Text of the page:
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Friday, February 28, 2020 at 3:00pm to 4:30pm
McGraw Hall, 165
740-750 University Ave, Ithaca, NY 14853, USA
Collaborative Archaeology Is Not the End
More than a century ago, scientific archaeology was caught up in the webs of colonialism. Around the globe, nations extracted cultural resources from distant locales—most often in Indigenous communities—to construct histories, build museums, and garner prestige and power for academics and the institutions they served. In the 1970s, Indigenous activists and their allies began to challenge this model and propose alternatives that empowered local communities to control their own heritage. One of the most important ideas to arrive out of this movement was that of collaborative archaeology, which argues for an equitable sharing of the past between scientists and community members. Collaboration has opened up radical new possibilities for archaeology. However, we have arrived at a key moment where we must consider how collaboration also risks reinscribing colonialist power structures when it is practiced as an end instead of a means. Collaboration in archaeology is not a solution to colonialism, but a tool that communities and scholars can use in the discipline’s search for a postcolonial future.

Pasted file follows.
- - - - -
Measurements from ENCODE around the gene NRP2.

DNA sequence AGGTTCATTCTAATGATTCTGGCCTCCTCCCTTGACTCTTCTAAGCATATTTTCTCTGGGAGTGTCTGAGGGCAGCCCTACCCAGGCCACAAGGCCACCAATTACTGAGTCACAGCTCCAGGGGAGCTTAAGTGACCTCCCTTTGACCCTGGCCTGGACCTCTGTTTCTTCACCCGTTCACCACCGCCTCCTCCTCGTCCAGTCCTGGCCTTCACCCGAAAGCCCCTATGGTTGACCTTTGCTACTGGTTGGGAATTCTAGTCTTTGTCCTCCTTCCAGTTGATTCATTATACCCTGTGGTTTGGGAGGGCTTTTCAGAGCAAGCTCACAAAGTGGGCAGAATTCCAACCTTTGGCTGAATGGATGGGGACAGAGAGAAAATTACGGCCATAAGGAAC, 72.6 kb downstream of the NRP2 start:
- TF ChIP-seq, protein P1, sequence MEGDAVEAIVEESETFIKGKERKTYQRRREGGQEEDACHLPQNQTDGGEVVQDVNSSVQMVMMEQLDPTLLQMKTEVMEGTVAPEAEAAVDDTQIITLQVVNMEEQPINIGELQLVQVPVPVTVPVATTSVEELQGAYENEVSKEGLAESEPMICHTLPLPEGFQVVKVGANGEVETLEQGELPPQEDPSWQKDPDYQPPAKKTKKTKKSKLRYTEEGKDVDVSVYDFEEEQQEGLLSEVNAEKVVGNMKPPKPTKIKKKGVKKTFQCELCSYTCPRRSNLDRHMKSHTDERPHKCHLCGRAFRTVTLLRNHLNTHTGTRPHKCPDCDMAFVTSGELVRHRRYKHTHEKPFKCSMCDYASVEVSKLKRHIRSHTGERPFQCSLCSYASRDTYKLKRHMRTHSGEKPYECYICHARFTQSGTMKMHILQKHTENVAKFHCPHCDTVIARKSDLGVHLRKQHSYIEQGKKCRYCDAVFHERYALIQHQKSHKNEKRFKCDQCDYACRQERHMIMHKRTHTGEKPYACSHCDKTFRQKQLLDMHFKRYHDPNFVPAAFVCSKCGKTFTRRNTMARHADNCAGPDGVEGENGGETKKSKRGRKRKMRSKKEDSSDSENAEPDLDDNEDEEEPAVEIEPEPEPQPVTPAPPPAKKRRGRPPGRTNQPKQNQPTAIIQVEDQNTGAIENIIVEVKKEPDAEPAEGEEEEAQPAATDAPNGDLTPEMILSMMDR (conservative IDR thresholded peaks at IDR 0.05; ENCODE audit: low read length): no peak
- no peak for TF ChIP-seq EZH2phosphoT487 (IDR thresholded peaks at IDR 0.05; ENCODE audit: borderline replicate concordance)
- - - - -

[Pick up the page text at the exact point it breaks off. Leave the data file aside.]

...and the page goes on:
Chip Colwell is Senior Curator of Anthropology at the Denver Museum of Nature & Science. He has authored and edited 12 books, and his essays have been published in The Atlantic, The New York Times, and elsewhere. He is the founding Editor-in-Chief of Sapiens.org, an online magazine of the Wenner-Gren Foundation.